Photo by Steve Frederick.
Claudene was living her dream.
Claudene was thrilled to sail aboard the Bounty. Her family’s history with the Bounty was an important connection. Sailing Bounty fulfilled a desire lodged deep within her DNA.
“While everyone shivers during breezy nights at sea, this native Alaskan relishes in the cold temperatures. Although no longer a cheerleader at USC, you can often find her cheering on shipmates as we haul the main top halyard. Claudene has worked for Fox Sports and Churchill Downs in Corporate Marketing. Though Bounty might be her greatest quest yet, she is quick to state that she never backs down from a challenge! It is with great pride, respect and appreciation that she takes this journey in memory of Fletcher Christian and carries on the family tradition to live a “Bounty-ful life.” Although Bounty is both proud and fearful to have a descendant of the infamous Fletcher Christian on board, our Captain hopes that this familial bond does not include leading a mutiny.”
With the Mounties in Halifax, NS July 2012
Claudene was always learning. She delighted in stretching herself to meet new challenges and make new friends.
If she didn’t know something, that didn’t stop her. She trusted herself in the moment, and even if it was much later, she would learn what made things work the way they did.
Painting the hull in Boothbay Harbor with Jessica Hewitt.
Claudene was in her element aboard Bounty. She loved the water, the ocean, loved being a part of something so big. She enjoyed meeting new people in every port. She made it a point to get to know the new crew. I truly believe that if the Crew had a chance to cast a vote, Claudene would win the title of “Miss Congeniality.”
Claudene especially loved being a part of the crew. The girl who arrived with a rolling suitcase packed with shower gear and a hair dryer was the same one who loved immersing herself in the dirtiest jobs on the ship. She happily volunteered to do grubby tasks like crawling down to the anchor chain locker to flake the chain, or scrubbing out bilges or tarring the rigging. She was most happy with streaks of tar on her face and a grin. One day, a close friend of hes came by on a boat and waved hello. Claudene was up the main top halyard, having just crawled out of the chain locker. She was sweating, flushed, covered in mud, blonde hair flying, smile on her face. She was having the time of her life.
Her cabin mate, Eliza shared an even more personal look at life with Claudene aboard the Bounty. “She had so many clothes in her bunk that she could barely fit. There was a little hole that she burrowed through and, when she was asleep, all I could see were her fuzzy socks sticking out. Quite often her clothes would fall out, especially if the ship was rolling. She’d collect them in the morning and shove them back into the bunk. She had neon lights strung up near the end of her bunk, which she would turn on late at night to make me laugh. There wasn’t much wind this summer but one day on the Chesapeake, Bounty was heeled way over, flying through the water. We had to hold on tight as we hurried across the deck to set sails. Claudene told me later that she had been afraid, scared that Bounty would capsize, until she looked over and saw Laura laughing in the wind, and then, she wasn’t afraid anymore. That’s the memory I think of most when I picture Claudene in the days before the Bounty sank. I wasn’t there, but Doug said she was having the best time ever on the best sail ever. I think, that on that transit, before everything went downhill, she was laughing right alongside Laura. By then, she was a sailor at heart.”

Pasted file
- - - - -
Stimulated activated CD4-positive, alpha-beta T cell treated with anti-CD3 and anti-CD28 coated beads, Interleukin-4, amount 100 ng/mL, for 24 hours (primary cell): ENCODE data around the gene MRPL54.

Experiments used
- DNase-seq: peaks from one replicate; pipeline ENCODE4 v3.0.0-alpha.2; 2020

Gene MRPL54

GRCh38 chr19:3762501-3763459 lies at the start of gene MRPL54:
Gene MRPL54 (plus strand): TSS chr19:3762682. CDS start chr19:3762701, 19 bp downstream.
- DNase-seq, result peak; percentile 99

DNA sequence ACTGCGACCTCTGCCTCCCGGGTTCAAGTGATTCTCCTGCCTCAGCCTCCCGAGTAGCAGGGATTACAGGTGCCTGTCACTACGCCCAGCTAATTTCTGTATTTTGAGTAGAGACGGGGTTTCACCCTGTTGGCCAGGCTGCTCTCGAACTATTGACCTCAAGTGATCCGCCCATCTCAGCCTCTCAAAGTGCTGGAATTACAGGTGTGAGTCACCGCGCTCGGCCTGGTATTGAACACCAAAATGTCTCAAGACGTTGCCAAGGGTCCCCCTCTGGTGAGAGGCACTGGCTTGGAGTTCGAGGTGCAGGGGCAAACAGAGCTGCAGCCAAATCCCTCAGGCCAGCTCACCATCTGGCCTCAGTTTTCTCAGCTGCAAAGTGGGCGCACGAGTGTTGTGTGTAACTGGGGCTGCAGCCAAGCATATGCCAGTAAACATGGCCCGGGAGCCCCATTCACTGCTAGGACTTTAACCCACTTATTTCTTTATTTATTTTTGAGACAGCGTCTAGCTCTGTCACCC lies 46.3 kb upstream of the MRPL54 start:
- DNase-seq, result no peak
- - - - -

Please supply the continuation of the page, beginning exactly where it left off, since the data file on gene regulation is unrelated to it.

Claudene with Laura Groves, in Boothbay, Maine.
Claudene with Laura Groves, in Boothbay, Maine.
After the ship went down, I saw Claudene dancing in a dream. It was during a performance by Alasdair Frasier and Natalie Haas at the Boothbay Opera House. It’s a place where the veil is known to be thin. People and entities gather there because they like the music. Before going inside, I asked for a sign that Claudene and Robin were OK in the next level.
I sat on the front row, beside two empty chairs. From the first note of music, the tears began seeping, and suddenly I was reeling from the enormity of it all. Only 2 weeks ago, I’d seen the ship off, from the dock a few blocks away. How very much the world has changed in those short weeks.
Natalie began playing a song called “Josephine’s Waltz” on her cello. It may as well have been called “Claudene’s Walz.” The notes poured forth like chocolate silk, richly beautiful deep tones moving in a slow, loving cadence. I closed my eyes to absorb it, my heart open.
Then a picture came to my mind’s eye.
Out of the blackness, a tiny orb of light floated. It began to glow, brighter and brighter. The light stretched into a long, pink ribbon. I watched it slowly twirl, and expand until I could see a hand, then an arm, and then her face.